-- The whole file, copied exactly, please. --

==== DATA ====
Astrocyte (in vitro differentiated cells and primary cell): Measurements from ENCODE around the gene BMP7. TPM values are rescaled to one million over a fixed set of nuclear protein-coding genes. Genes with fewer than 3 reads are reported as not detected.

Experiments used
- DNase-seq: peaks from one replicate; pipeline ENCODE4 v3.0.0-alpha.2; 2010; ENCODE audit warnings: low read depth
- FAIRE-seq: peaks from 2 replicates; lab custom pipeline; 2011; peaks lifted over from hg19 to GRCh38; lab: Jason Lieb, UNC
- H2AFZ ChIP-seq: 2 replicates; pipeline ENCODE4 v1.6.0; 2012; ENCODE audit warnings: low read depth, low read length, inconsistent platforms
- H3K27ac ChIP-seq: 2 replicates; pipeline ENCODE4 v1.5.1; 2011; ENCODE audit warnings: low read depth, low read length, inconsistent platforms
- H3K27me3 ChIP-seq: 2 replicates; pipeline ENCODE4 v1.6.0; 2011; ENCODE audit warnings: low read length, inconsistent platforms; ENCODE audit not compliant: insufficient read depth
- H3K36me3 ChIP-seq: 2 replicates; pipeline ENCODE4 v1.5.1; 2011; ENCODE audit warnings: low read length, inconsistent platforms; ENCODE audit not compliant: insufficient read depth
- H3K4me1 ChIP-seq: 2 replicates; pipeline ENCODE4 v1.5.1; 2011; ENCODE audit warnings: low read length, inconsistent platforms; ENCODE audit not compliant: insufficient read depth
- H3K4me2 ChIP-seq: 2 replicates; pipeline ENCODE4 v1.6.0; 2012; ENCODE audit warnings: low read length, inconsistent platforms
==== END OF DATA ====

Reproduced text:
Astrocyte (in vitro differentiated cells and primary cell): Measurements from ENCODE around the gene BMP7. TPM values are rescaled to one million over a fixed set of nuclear protein-coding genes. Genes with fewer than 3 reads are reported as not detected.

Experiments used
- DNase-seq: peaks from one replicate; pipeline ENCODE4 v3.0.0-alpha.2; 2010; ENCODE audit warnings: low read depth
- FAIRE-seq: peaks from 2 replicates; lab custom pipeline; 2011; peaks lifted over from hg19 to GRCh38; lab: Jason Lieb, UNC
- H2AFZ ChIP-seq: 2 replicates; pipeline ENCODE4 v1.6.0; 2012; ENCODE audit warnings: low read depth, low read length, inconsistent platforms
- H3K27ac ChIP-seq: 2 replicates; pipeline ENCODE4 v1.5.1; 2011; ENCODE audit warnings: low read depth, low read length, inconsistent platforms
- H3K27me3 ChIP-seq: 2 replicates; pipeline ENCODE4 v1.6.0; 2011; ENCODE audit warnings: low read length, inconsistent platforms; ENCODE audit not compliant: insufficient read depth
- H3K36me3 ChIP-seq: 2 replicates; pipeline ENCODE4 v1.5.1; 2011; ENCODE audit warnings: low read length, inconsistent platforms; ENCODE audit not compliant: insufficient read depth
- H3K4me1 ChIP-seq: 2 replicates; pipeline ENCODE4 v1.5.1; 2011; ENCODE audit warnings: low read length, inconsistent platforms; ENCODE audit not compliant: insufficient read depth
- H3K4me2 ChIP-seq: 2 replicates; pipeline ENCODE4 v1.6.0; 2012; ENCODE audit warnings: low read length, inconsistent platforms